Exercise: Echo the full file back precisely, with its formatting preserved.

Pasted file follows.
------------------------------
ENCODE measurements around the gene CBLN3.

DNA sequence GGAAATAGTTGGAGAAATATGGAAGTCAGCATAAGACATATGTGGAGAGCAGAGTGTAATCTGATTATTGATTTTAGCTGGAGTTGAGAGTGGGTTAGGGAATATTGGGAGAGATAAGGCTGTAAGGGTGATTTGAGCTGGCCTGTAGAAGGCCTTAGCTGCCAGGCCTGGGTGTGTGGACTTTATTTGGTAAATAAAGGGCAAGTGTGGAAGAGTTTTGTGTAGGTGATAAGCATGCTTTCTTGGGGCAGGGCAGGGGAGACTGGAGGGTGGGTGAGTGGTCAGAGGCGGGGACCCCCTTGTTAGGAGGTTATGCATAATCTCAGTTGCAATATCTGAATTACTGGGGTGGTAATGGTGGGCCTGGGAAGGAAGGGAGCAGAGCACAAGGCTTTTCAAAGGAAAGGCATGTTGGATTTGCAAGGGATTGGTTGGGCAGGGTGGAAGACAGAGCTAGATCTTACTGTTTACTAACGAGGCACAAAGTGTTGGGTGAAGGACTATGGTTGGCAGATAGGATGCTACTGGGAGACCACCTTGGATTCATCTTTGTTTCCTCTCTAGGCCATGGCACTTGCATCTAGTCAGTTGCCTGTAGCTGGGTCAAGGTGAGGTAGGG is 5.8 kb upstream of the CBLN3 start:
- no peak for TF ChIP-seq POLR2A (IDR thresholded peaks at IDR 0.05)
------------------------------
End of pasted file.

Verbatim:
ENCODE measurements around the gene CBLN3.

DNA sequence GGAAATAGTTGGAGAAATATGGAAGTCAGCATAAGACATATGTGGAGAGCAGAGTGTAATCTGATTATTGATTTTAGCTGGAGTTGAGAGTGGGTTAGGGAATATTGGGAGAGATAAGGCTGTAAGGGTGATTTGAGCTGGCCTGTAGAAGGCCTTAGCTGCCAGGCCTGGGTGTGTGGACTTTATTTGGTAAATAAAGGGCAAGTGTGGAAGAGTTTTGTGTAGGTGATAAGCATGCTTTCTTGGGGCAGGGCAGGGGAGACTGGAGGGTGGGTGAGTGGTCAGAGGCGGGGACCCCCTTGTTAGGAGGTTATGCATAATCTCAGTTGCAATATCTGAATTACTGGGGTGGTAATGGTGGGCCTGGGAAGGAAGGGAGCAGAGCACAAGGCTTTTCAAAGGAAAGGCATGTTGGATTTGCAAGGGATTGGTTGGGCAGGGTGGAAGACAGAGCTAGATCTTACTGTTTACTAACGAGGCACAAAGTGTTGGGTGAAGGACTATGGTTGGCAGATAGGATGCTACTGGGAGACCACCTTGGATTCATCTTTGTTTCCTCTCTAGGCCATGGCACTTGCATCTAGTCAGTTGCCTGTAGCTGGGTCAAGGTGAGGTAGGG is 5.8 kb upstream of the CBLN3 start:
- no peak for TF ChIP-seq POLR2A (IDR thresholded peaks at IDR 0.05)